Citizens challenge HST across the Boundary Similkameen riding
The fight against harmonized sales tax (HST) has some unusual bedfellows including ex-premier Bill Vander Zalm, but the fight, they say, isn’t political. Paul McCavour, of Osoyoos, wants people to know that they are being lied to by the politicians. The way to fight a lie, says McCavour, is to petition for a referendum.
“That’s why people don’t vote – because they realize there is nothing they can do. Governments know this,” says McCavour. “Basically the view on government is: I don’t want to be involved because I think it’s political. Truth and justice is not political. Truth and justice is democracy.”
McCavour, and the Fight HST movement, is saying that the government is telling people that the HST is good for them. And that, McCavour says, is the lie. “You know what, I don’t even know if the HST is good or bad. But I know a lie is bad, and you can’t build anything on a lie.”
Members of the Grand Forks Seniors Branch were encouraged by McCavour to stand up and help fight the proposed tax system when he presented to them on Oct. 29. The province wide initiative has over 1900 volunteers already in place and McCavour is touring his riding, Boundary Similkameen, to mobilize enough voluteers to successfully launch a petition drive. He asked the group to sign up volunteers to do the petition, and provide a place for people to come and sign the petition.
McCavour has volunteers ready to go in Oliver, Greenwood and now Grand Forks. The petition could slow the implementation of the HST, and ultimately will give voters a say on the process. As a non-political person, McCavour’s goal is just that – to give the people of B.C. a choice.
“As soon as I was done (with my presentation) in Oliver they said we have volunteers, we’ll give you the hall without cost and we’ll put some money in for ads in the paper. That’s democracy in action,” says McCavour. “People have a choice – they come and sign the petition,and say: I’m defeating the HST; if I choose not to sign the petition, the HST will come in. But at least you’ve got a choice.”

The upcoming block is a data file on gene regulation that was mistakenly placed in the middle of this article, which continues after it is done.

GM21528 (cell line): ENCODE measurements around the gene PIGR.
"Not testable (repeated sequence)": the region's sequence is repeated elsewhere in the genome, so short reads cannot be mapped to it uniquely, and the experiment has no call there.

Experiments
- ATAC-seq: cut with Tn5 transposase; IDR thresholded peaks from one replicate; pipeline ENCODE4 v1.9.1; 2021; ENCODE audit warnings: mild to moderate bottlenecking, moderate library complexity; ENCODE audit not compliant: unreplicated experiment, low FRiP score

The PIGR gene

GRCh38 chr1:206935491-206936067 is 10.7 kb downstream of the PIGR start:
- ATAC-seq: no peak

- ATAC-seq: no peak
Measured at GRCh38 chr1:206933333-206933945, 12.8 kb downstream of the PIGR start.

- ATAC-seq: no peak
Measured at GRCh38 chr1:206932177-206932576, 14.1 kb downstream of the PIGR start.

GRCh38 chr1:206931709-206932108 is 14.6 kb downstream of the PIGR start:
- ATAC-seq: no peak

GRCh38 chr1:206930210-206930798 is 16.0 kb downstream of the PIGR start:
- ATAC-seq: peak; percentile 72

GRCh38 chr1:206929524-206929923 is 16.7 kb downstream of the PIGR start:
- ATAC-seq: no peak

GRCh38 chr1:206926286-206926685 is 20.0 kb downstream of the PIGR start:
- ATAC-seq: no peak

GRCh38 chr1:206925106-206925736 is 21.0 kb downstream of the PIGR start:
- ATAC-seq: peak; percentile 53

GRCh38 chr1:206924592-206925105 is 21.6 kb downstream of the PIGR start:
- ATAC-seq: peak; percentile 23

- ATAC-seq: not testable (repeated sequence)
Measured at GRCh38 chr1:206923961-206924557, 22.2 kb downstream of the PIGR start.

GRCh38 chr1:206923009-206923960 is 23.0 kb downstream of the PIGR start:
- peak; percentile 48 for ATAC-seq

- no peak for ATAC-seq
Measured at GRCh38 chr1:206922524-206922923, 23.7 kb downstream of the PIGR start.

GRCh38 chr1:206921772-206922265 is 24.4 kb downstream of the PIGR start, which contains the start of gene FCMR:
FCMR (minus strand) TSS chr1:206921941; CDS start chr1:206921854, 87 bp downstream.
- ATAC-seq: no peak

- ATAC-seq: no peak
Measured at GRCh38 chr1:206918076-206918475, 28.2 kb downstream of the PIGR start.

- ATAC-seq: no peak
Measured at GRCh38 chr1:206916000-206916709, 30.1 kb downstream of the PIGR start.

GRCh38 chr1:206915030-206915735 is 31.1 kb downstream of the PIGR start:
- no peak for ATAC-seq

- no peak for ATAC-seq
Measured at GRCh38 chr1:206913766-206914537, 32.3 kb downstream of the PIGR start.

According to McCavour, estimates show that a family of four will pay an average of over $2,100 in new taxes under the HST, even after rebates and exemptions.
The provincial government information about the new tax system advises that there will be cost savings to consumers. The province’s HST website states: “Right now, provincial sales tax (PST) is paid by every business at every step in the creation of a consumer product. You may not realize it, but the PST is charged multiple times during the production of a product before it reaches the store. Every business involved in the creation of a product pays the PST on almost all of the things they buy to carry on their business… and the cost of that embedded PST is passed on to you, the consumer. Under the proposed Harmonized Sales Tax (HST) most taxes paid on business inputs are refunded to the business, and those savings can be passed on to consumers.”
But McCavour is skeptical. “It’s supposed to be revenue neutral. But my position is that we want a voice. We don’t accept the lie. Give us a voice, give us a referendum. The government might win, but at least we’ve had our say.”
The HST was Introduced by the provincial government earlier this year and is expected to be in place by July 1, 2010. In September, Vander Zalm started a movement to fight the proposed tax. The drive is to get 10 per cent of the voters to sign a formal petition to stop the HST. Once successful, the petition is submitted to a legislative standing committee that will decide if the petition is enacted or call a province-wide initiative vote requiring a 50 per cent voter approval – essentially a referendum.
” This is something we have to work out ourselves because no one is going to do it for us,” said McCavour. “You hear so many people say they don’t want to get involved. But if you’re not involved, you can’t change anything.”